© David McGeachy

Survival of the fattest: Why the climate crisis is making it hard for polar bears to get enough calories

7 July 2020

This article originally appeared in The Circle: A New Deal for the Arctic. The Circle shares perspectives from across the Arctic, and the views expressed here are not necessarily those of WWF. See all Circle issues here.

To survive, polar bears need two things: seals to eat, and a platform of sea ice from which to hunt them. Pregnant bears, in particular, must get very fat from hunting seals before they hibernate, as they may not eat for eight months: they rely on stored fat for the energy they need to produce and nurse cubs, meet their own needs and travel back to the ice in spring. But as Nick Lunn explains, warming Arctic temperatures and declining sea ice habitats are making it challenging for polar bears to stay fit by staying fat.

It's summer in northeastern Manitoba, Canada and as the Hudson Bay sea ice melts, polar bears are forced ashore. For the next four months, they will use stored fat reserves to meet their energy needs while they wait for ice to reform. But not all bears will go back to the sea when the ice returns: pregnant females will remain in their dens on land for another four months. When they finally emerge in spring, they will not have eaten seals for eight months, and will be famished. How fat they were when they first went ashore is critical, not only for their own survival, but for the health and survival of their cubs.

Polar bears are a keystone species, meaning they provide us with insights into the overall health of biodiversity in the Arctic marine ecosystem. They are distributed throughout the ice-covered waters of the circumpolar Arctic in 19 relatively discrete subpopulations. Although polar bears still occupy much of their historic range, the Arctic has been warming more rapidly than the global average, and the loss of sea ice is accelerating. This has raised long-term conservation concerns for Arctic marine mammals, including polar bears.

Less ice means less fat—and fewer cubs

Ongoing research on the Western Hudson Bay subpopulation of polar bears began in 1980 and has provided researchers with an unparalleled opportunity to examine and speculate about the effects of past, present and future environmental conditions on the bears. This subpopulation lives near the southern limit of the species’ range. Like all polar bears, they need ice to hunt seals, which make up the bulk of their diets.

But increasing temperatures in this region have resulted in earlier sea ice break-ups and later freeze-ups, forcing the bears to spend progressively longer periods on land. The onshore period is now 34 days longer than it was in the early 1980s.

Longer ice-free periods have been linked to declines in the body condition, survival, reproduction and abundance of Western Hudson Bay polar bears.

Female polar bears are critical to the sustainability of polar bear subpopulations. We know that larger, heavier females tend to have larger litters and produce heavier cubs with higher survival rates. We also know that when female bears are not in good condition, they may not produce any cubs at all. Unfortunately, the average weight of solitary and presumed pregnant adult females declined by 15 per cent between 1980 and 2019—from 266 kg to only 226 kg. While we don’t know the exact weight below which female polar bears will not produce cubs, over the course of our long-term study, the lightest female known to have done so weighed 189 kg.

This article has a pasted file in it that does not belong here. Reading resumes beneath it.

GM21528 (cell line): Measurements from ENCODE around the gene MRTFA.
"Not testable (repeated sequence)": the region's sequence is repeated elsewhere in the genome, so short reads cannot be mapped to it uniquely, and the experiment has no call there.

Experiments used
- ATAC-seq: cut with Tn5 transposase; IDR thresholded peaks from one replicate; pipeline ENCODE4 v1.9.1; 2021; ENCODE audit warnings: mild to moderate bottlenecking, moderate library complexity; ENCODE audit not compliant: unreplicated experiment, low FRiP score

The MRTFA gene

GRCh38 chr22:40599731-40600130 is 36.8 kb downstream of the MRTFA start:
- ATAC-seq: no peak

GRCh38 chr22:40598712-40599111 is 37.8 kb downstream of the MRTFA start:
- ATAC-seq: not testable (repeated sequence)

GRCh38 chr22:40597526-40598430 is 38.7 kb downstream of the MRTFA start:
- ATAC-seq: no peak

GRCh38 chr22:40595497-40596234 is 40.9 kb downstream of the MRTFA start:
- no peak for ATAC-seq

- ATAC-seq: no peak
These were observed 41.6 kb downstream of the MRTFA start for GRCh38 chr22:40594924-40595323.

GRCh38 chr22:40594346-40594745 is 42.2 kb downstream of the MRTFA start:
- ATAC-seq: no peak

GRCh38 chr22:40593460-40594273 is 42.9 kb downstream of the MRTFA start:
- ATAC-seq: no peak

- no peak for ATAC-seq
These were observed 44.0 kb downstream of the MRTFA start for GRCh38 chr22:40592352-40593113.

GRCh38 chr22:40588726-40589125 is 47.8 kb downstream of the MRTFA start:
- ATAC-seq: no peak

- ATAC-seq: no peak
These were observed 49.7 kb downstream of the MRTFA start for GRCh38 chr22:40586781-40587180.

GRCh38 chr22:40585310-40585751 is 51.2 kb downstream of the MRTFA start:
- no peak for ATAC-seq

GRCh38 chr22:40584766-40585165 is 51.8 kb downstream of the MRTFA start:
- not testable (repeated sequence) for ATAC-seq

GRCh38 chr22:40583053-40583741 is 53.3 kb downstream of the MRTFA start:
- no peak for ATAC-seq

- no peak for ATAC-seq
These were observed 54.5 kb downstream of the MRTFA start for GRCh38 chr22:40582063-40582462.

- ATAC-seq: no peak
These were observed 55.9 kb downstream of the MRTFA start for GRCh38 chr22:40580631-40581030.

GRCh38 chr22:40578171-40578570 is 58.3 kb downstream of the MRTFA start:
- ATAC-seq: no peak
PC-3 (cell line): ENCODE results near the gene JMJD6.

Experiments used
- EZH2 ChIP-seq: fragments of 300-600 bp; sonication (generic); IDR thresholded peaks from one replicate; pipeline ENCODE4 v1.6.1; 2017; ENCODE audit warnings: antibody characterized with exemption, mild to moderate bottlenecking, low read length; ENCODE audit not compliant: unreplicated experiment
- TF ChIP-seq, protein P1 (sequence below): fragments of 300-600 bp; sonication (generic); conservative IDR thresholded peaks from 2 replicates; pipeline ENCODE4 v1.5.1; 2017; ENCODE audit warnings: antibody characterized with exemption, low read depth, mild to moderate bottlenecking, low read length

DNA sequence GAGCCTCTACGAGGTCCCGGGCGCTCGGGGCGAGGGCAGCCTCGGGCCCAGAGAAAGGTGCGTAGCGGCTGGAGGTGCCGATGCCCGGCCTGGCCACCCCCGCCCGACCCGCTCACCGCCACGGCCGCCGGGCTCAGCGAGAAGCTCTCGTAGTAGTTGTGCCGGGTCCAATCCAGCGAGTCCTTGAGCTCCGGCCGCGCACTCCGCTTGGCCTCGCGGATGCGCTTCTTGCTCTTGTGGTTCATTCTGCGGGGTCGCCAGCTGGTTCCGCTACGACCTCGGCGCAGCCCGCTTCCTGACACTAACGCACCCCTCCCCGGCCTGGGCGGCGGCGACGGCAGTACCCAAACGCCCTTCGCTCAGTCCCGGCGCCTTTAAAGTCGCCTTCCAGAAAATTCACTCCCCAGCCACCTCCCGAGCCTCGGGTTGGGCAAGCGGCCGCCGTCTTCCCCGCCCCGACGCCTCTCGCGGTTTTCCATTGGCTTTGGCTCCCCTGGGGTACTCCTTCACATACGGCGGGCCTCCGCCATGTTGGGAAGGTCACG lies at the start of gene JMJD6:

The abundance of Western Hudson Bay polar bears has declined by 30 per cent—from an estimated 1,200 animals in 1987 to just 842 in 2016. The production of litters declined by 39.7 per cent from 2001 to 2004 and from 2017 to 2019. The persistence of polar bears as a species depends on their ability to reproduce. Continued reductions are likely to lead to further declines in the abundance of the Western Hudson Bay subpopulation.

Polar bear habitat needs protection

Polar bears are not only an iconic Arctic species, but an important natural and cultural resource for Indigenous People. Their conservation is guided by the 1973 Agreement on the Conservation of Polar Bears.

In 2015, five nations—Canada, Greenland, Norway, the United States and the Russian Federation—adopted a co-operative circumpolar action plan to strengthen polar bear conservation. One of its key objectives is to communicate to the public, policy makers and legislators around the world the importance of mitigating greenhouse gas emissions to protect essential sea ice habitat for polar bears and ensure their continued presence in healthy numbers.

Although the Arctic is far removed from everyday life for most of us, and many will never experience its beauty first-hand or see a polar bear in the wild, there is no escaping the fact that the environmental changes occurring there are key drivers of change across the entire planet. If we want polar bears to continue to exist and thrive, then we must work together to protect sea ice habitat so polar bears can stay fit by staying fat.

NICK LUNN is a Canadian government research scientist. His primary interest is in polar marine ecology, with particular emphasis on polar bears and marine mammals.